These are items that we’ve been talking to our clients about via our blog and in one-on-one meetings. Interestingly, the responses also tell us where they have not received our message. Sure we’ve changed internally, but did we communicate that well enough to our clients? It seems not. The absolute most disturbing item in this list was vendor management. We do this every day for every client and yet it was the highest-rated item that they had no idea we did. That budgeting, training, and LOB consulting also ranked so high was also disturbing.

If you sell something, tell your clients when you deliver it

Words are important. In IT, we use certain words and phrases to refer to things that we do, and those words don’t necessarily have any meaning to our clients. Take the example of vendor management. Why do our clients not know that we provide this service to them? We spend a great deal of time working with our clients’ vendors. For example, clients call us when they have a problem with their leased copier, and we work with the copier company to resolve the issue. The copier company in turn calls us when they need to schedule a firmware upgrade. When it’s time to make a purchase from a vendor, we do the research and bring forth the best options. This is vendor management to us.

However, in our survey, vendor management is something that our clients say they weren’t aware that we do. That’s 100 percent on us. A look in our ticket portal where we record the work that we’ve done for each client and there’s no vendor management there for any client. We are not using those words and yet the words vendor management are in our contract as a service we offer and on our website for prospective customers. I have since implemented a standardization of our helpdesk ticket subjects that matches the list of services that we have told clients we are performing under our contract so that they can match them up. It seems so elementary.

As the migration to the cloud continues, our clients will be working with more vendors, not fewer, because every application and app has a different vendor. Managing those vendor relations will become a bigger part of the work that we and any cloud-era MSP needs to do — and that your clients expect to be done. This is a growing area, and our clients need to know that we’re on top of it. No longer is the MSP the sole provider, or maybe they are, but the reality is that your client knows that you don’t make the VOIP system or own Salesforce or Office 365 or their copier lease but they definitely expect you to manage it for them.

Where does a cloud-era MSP go from here?

As I have just shown, you can think that you’re doing something for a client but they don’t know it. You can prepare and train your staff, but just because you’re doing that work for some of your client-base — budgeting and training, as examples — doesn’t mean that the others have realized that you offer these services. Perhaps the only reason you aren't doing more consulting services is because your clients don’t know that they can call on you to do it? Instead of saying “we do this,” we’re going to shift into case studies and hope that our clients might see themselves in those examples.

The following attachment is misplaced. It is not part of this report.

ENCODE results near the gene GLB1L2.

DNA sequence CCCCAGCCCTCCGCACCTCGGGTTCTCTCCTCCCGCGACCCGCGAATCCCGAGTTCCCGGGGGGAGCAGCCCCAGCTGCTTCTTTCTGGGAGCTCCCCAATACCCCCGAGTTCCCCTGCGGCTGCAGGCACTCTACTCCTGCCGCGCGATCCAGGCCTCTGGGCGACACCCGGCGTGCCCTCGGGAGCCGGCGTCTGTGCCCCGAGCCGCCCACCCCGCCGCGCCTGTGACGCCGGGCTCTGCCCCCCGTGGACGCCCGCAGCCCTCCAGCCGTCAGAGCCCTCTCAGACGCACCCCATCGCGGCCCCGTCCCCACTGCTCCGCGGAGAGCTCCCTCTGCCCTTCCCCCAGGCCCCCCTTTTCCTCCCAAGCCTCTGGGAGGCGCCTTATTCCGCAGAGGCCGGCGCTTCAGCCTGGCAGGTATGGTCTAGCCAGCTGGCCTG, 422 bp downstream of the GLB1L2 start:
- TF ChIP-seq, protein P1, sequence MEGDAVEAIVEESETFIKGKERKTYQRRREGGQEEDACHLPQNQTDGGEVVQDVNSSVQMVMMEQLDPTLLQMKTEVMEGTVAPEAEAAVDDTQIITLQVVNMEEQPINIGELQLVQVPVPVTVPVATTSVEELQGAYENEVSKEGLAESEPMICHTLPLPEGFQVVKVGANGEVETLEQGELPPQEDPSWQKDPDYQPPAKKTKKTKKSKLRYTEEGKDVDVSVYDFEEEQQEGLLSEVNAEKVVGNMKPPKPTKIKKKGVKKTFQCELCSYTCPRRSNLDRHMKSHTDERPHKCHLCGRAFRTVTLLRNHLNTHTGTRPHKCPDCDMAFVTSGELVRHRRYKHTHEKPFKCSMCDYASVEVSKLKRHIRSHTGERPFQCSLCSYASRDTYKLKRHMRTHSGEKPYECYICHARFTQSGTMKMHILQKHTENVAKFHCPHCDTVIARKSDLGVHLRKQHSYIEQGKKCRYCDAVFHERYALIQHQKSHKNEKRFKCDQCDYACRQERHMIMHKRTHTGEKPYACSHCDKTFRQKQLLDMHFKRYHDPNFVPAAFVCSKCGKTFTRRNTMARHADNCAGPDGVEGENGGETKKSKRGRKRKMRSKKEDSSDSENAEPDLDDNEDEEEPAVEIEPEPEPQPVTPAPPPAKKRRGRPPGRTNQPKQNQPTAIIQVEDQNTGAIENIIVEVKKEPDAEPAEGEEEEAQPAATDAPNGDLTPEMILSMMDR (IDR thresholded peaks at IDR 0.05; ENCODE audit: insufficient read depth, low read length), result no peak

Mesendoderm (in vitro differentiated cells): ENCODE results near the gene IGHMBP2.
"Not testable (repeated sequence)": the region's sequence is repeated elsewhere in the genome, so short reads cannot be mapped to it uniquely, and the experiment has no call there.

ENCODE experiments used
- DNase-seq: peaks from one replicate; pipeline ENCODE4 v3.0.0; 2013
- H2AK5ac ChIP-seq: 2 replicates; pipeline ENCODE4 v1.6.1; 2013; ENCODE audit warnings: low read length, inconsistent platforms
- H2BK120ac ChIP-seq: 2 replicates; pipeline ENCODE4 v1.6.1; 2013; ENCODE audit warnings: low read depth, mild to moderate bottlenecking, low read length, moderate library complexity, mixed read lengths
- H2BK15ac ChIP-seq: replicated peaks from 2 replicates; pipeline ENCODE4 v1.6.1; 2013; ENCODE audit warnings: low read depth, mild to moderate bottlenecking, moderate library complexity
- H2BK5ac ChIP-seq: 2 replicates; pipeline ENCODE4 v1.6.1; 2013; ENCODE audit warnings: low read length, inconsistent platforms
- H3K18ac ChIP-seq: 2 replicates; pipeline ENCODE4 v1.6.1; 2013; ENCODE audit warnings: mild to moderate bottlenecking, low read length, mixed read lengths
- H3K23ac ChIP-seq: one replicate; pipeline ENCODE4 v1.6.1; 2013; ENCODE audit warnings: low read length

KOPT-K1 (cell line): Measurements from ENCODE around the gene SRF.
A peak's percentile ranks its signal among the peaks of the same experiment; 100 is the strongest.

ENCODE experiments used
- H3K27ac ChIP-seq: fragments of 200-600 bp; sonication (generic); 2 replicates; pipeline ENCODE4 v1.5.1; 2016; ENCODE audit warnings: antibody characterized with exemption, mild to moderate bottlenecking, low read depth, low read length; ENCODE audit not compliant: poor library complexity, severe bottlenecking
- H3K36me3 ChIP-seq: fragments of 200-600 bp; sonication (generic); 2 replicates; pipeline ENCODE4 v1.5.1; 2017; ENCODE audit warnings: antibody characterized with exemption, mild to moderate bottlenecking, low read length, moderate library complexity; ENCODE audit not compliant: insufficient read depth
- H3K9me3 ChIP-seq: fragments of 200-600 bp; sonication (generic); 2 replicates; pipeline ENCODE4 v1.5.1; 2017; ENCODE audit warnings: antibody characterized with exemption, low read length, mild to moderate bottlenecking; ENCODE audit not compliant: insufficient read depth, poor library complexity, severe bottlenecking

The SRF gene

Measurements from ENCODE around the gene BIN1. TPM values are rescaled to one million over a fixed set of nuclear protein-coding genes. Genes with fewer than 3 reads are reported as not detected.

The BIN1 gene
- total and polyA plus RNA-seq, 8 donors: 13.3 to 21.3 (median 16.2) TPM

A friend of mine uses the obnoxious phase “always be pimping” to explain that you need to continue to over and over again communicate your services to your clients. It’s not enough to “land the contract”; instead you need to continuously educate the client to nurture that contract into the coming era. That’s what being a successful cloud-era MSP is all about.

_____________________________

About Third Tier

Established in 2008, Third Tier only works for IT Professionals by providing them with access to advanced support services. No one can know it all these days, so we give IT pros a place to go to get the hands on support they need in areas they normally don’t work in or problems they’ve never encountered. We also work on projects, fix their accounting practices and do many, many migrations and other installations. Our staff covers a wide range of technologies.

Website: http://www.thirdtier.net

Helpdesk: https://helpdesk.thirdtier.net

Blog: http://www.thirdtier.net/blog

 


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Nov
10
4 ways to thwart Ransomware in Windows 10
Posted by Amy Babinchak on 10 November 2017 11:02 AM

 

4 protections

Windows 10 Fall 2017 (version 1709) has introduced some excellent new features for protecting against ransomware. Using Windows Defender the big 4 features are Exploit Protection, Attack Surface Reduction (formerly EMET), Network Protection and Controlled Folder Access. Together they mount for formidable defense.

Block Ransomware